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Highlights of Intel's Justin Rattner at CHM: Oct 8, 2013

The event was in the form of an interview/conversation led by CHM CEO/moderator John Hollar.  Mr. Rattner spent a lot of time discussing his early life at Hollywood High School and how he got involved in electronics and as a EE student at Cornell University.  It was less about Intel's early history.  However, here are a few quick takes on Intel from Mr. Rattner:

On Gordon Moore:  "His ability to pick the technology that was going to win in the end. Gordon managed all the twists and turns of semiconductor technology- from P channel to N channel to CMOS."  In the mid 1970s, he allocated 7% of Intel's R&D budget on CAD, recognizing that LSIs would be too complicated to design using a pocket calculator.

On Bob Noyce:  "Very approachable; couldn't spend more than 5 minutes with him without getting excited about whatever he was thinking about."

On High Performance Computing:  "The early supercomputers were experimental parallel machines.  We barely knew how to program them.  There was a constant sense of discovery of what was going on. We were immersed in a research environment, even though our original mission was to provide tools for researchers."  Rattner founded the computer server labs at Intel.

"We first had to convince people with money that flashing up a bunch of microprocessors was THE path to high performance computing."  Rattner was the only one who spoke of the "attack of the killer micros," at a conference in upstate New York. "Tide turned in 1991 with the big Delta machines, which beat the Cray XMT supercomputer in a performance test.  "A microprocessor machine never lost its title as fastest supercomputer, with possible exception of a Japanese built machine," he said.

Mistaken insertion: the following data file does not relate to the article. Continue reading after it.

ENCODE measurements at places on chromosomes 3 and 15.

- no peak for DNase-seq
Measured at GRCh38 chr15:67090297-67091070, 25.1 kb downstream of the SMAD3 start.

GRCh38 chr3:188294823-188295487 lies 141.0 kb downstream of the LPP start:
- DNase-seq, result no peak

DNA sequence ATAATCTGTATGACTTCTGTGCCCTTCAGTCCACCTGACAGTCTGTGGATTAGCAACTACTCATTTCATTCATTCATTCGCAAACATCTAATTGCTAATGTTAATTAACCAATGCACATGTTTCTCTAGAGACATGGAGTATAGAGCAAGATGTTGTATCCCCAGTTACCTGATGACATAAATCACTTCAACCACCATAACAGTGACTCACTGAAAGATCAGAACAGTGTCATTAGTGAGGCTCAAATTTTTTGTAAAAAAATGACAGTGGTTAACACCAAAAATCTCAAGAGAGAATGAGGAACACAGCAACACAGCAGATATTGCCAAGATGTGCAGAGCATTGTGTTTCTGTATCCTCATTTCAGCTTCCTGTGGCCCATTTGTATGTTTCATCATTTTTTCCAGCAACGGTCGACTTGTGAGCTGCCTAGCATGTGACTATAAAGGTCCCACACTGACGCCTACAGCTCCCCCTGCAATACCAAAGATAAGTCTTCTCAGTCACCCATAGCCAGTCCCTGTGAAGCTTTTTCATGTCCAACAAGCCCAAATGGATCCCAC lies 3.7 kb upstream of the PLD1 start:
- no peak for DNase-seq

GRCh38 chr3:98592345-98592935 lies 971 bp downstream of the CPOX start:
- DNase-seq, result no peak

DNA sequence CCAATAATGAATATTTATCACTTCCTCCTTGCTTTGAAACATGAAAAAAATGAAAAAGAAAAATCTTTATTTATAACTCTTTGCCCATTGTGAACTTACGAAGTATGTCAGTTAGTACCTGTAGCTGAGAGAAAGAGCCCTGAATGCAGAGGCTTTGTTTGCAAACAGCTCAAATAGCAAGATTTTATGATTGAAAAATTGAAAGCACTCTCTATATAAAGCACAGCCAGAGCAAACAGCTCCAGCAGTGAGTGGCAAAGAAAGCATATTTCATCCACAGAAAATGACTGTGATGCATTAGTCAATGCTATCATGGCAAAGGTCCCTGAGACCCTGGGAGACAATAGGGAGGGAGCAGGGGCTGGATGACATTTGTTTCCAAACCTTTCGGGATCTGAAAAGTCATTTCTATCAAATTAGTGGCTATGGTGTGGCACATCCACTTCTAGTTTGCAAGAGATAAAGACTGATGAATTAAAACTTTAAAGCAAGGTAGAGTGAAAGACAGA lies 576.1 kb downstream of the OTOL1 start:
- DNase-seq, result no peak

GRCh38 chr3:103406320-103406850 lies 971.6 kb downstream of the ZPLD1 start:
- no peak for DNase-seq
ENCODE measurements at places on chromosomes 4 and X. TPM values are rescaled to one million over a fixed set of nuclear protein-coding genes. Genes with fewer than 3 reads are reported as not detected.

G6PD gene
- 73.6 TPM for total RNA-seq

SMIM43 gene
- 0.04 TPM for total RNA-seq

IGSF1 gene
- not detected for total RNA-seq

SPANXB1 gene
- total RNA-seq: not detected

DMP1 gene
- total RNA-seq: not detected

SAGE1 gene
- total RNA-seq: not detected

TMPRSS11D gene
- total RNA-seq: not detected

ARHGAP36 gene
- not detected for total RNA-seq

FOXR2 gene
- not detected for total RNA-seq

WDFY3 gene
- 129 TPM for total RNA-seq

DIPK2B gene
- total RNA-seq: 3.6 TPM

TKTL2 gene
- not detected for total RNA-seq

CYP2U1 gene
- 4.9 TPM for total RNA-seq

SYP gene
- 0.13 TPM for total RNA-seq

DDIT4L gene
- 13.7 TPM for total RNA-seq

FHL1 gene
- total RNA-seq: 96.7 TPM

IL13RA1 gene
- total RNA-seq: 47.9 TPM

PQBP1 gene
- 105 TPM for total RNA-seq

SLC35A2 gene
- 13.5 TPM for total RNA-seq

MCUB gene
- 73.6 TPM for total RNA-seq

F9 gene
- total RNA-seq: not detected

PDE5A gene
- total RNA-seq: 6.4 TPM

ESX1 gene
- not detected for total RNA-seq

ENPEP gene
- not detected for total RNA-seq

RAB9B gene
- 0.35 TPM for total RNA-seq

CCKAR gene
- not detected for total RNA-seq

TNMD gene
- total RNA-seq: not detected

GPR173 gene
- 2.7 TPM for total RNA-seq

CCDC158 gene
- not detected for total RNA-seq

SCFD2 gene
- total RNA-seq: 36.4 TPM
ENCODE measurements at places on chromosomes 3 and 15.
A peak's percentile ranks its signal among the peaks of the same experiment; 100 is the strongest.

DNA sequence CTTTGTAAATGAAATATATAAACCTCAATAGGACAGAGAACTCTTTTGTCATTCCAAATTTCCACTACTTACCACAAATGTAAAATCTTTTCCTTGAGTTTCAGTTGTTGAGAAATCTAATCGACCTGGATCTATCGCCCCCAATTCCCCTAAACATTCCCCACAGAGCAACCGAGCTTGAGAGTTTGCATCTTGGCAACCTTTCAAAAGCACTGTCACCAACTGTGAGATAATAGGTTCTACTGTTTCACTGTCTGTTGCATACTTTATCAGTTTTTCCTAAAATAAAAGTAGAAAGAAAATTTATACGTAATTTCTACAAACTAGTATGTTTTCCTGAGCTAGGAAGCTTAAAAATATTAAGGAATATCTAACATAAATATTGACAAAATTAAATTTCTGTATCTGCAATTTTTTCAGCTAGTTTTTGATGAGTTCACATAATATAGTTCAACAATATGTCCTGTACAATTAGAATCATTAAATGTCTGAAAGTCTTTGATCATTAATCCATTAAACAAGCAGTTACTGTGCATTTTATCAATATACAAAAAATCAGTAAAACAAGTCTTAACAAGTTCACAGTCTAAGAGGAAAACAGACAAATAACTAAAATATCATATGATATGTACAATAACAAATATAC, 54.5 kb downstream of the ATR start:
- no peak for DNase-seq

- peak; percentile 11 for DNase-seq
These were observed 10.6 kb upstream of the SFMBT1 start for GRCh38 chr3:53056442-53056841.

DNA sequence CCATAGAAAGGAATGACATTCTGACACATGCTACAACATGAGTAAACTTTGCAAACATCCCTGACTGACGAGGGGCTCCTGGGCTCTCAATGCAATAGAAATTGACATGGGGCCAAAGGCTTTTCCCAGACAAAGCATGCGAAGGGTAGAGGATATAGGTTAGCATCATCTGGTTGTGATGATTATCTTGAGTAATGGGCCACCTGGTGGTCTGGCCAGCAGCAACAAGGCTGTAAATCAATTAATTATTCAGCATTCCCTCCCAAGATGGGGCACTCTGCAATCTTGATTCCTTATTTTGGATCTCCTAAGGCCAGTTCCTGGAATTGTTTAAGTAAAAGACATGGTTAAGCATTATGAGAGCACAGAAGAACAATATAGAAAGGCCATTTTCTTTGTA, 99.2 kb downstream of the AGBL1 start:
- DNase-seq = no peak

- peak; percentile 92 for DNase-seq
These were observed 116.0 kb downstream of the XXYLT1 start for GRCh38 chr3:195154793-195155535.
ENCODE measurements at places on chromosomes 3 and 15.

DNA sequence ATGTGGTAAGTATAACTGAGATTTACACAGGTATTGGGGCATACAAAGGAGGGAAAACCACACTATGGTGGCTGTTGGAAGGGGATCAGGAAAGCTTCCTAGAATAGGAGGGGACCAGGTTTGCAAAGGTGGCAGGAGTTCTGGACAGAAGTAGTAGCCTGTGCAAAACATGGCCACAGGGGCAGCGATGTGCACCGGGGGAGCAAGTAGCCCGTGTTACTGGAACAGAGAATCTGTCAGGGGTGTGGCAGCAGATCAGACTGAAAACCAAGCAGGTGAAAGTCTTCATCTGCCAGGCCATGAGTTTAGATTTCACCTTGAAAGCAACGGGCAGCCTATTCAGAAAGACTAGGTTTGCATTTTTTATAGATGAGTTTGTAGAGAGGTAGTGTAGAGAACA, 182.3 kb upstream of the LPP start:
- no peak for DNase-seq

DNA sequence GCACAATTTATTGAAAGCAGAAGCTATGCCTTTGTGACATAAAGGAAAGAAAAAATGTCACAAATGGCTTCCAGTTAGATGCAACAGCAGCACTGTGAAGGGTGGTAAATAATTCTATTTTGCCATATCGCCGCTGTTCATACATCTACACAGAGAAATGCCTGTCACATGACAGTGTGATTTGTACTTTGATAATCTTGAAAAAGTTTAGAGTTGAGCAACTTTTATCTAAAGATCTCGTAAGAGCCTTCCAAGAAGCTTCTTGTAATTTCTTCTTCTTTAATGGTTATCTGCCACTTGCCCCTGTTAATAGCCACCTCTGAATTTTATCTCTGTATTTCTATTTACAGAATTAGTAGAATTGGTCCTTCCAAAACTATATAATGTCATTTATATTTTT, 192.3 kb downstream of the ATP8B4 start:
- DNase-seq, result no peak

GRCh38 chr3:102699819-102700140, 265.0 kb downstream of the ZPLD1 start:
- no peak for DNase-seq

"We had to tackle all manner of fundamental arithmetic, algorithms, scheduling, communications, etc.  There wasn't much off-the-shelf knowledge available at that time. So Intel put together a first rate team of numerical analysts, computational scientists and algorithmic experts that worked closely with customers like Argonne National Labs."

Intel had a 5 to 7 year view and could practically tell you what the performance would be."  In the early 1990s, the big parallel machines eclipsed vector machines in performance.  However, there was criticism that the parallel machines were too hard to program and the algorithms themselves weren't that efficient (compared to those running on vector machines).  It was difficult to get Federal government funding for supercomputer research, he said.